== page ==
Shares in Faroe Petroleum rose more than 25 per cent after its largest shareholder launched a £608-million takeover bid for the company.
DNO, Norway’s oldest independent oil and gas firm which already owns more than 28 per cent of Faroe, said it was offering a “considerable premium” for investors willing to sell amid oil-market instability.
Faroe Petroleum was unimpressed by the 152p-a-share cash offer after scrambling to hold an emergency board meeting yesterday (Monday).
Faroe, which has operations in the UK, Ireland and Norway, called on shareholders to “reject DNO’s opportunistic, unsolicited and inadequate offer”, advising them to keep hold of their shares.
The firm said it had a “high-quality, full-cycle and diversified North Sea asset base that stands in stark contrast to DNO’s existing business”.
Analysts said the proposal undervalued the company and advised investors to reject the “low-ball” offer.
Faroe’s healthy balance sheet and growth trajectory means it is insulated against short-term oil price fluctuations compared with other oil firms.
The bid confirmed growing speculation that DNO would make a move after the Norwegian firm bought its sizeable stake in Faroe earlier this year.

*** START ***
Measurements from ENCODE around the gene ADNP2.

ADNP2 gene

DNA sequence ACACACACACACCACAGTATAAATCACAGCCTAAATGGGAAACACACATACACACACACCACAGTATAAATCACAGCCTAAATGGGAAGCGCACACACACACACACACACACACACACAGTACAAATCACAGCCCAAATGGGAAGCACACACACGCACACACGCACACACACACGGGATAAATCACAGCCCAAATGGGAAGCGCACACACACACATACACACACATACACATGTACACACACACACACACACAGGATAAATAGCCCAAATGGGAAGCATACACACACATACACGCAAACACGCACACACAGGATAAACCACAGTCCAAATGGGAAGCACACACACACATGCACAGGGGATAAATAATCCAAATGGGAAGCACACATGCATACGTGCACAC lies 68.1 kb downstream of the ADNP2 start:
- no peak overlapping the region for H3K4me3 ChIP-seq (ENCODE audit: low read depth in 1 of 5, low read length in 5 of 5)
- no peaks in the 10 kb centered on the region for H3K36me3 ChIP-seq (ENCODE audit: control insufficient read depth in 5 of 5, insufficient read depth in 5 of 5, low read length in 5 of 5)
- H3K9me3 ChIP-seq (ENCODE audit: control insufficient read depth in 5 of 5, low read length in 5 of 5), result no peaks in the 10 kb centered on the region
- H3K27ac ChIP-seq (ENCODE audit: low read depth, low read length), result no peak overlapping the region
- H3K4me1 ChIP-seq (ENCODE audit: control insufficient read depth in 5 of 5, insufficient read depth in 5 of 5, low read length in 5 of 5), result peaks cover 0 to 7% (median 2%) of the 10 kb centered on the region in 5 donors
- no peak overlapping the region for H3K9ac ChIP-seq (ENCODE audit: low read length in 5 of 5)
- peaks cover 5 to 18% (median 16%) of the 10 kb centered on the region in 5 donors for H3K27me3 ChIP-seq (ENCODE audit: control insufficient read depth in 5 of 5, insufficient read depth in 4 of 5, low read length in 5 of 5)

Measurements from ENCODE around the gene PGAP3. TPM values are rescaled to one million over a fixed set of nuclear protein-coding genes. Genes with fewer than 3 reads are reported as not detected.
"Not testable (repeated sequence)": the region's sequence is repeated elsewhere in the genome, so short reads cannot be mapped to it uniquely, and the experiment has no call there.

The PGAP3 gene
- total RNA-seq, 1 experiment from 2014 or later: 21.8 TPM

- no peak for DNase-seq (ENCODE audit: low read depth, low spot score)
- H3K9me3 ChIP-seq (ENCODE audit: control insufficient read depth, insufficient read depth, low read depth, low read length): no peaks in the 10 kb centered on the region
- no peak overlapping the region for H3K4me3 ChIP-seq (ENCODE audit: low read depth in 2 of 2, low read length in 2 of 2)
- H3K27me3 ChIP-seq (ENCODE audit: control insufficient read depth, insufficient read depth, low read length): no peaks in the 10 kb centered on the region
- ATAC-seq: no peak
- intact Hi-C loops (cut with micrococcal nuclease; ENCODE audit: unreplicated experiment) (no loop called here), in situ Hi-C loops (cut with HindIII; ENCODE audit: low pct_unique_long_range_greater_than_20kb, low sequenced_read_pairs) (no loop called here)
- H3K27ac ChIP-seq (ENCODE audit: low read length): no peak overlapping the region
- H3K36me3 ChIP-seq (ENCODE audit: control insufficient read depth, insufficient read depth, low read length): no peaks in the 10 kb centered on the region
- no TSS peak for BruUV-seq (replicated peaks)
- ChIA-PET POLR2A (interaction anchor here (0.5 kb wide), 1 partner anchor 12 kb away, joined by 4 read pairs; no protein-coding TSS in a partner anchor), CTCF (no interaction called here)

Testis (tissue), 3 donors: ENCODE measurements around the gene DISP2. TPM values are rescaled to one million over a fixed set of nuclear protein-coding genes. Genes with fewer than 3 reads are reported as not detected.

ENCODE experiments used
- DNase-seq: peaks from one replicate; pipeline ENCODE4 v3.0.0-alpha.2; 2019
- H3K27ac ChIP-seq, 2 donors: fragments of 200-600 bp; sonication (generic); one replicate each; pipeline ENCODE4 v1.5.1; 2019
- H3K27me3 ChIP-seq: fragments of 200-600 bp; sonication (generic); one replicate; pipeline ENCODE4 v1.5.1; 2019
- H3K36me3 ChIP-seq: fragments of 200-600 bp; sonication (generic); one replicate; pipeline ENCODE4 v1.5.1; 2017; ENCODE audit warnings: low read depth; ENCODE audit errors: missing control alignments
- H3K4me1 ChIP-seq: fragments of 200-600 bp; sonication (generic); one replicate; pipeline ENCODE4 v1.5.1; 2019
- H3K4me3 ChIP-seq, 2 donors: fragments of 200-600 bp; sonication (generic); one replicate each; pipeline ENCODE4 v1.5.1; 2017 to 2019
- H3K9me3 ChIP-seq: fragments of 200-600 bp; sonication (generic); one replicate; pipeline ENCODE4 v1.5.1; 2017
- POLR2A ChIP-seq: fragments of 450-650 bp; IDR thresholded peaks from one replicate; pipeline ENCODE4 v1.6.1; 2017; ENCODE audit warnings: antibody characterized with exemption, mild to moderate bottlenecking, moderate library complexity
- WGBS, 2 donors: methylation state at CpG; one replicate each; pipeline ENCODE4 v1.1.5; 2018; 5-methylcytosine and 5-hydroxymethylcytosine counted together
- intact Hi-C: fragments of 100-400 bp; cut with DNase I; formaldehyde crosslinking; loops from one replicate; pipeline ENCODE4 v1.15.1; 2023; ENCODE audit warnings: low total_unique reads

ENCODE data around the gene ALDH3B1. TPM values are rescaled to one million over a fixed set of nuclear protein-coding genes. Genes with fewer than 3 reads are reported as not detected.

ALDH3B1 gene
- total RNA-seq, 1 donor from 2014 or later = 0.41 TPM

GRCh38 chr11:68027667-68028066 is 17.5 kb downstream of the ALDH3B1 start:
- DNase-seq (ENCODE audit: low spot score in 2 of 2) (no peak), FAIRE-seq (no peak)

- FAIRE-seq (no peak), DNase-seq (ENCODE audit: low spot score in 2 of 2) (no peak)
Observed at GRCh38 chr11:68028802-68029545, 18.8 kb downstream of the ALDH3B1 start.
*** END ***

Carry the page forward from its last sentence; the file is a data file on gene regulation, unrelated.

Faroe’s shares jumped 27 per cent to 159½p yesterday, indicating that the market suspects a higher offer could follow.
DNO’s executive chairman Bijan Mossavar-Rahmani said if an acquisition was completed, the company would retain the “skills, knowledge and expertise” of Faroe staff.
“We intend to retain Faroe’s Aberdeen head office and each of the other offices,” said Mossavar-Rahmani.
He claimed Faroe would be “better placed in the bosom” of DNO.
Faroe, established in 1997 and focused on the Norwegian North Sea, also has assets in British and Irish waters. It produced an average of 12,402 barrels of oil per day (bpd) in the first half of 2018 and reported a net profit of £42.5 million.
It has been led since 2002 by Graham Stewart, who has a shareholding valued at £4 million by this week’s offer. DNO has also offered to buy share options that it believes would be worth an extra £8 million to Stewart, although that sum had been disputed.
DNO, founded in 1971 and listed in Norway in 1981, was originally centred on the North Sea but has since focused on West Asia. All its current production of about 81,500 bpd comes from Kurdish Iraq and Oman, but last year it re-entered the North Sea by buying a firm with exploration rights in Norwegian and British territory.
The Faroe Islands. Picture credit: PXHere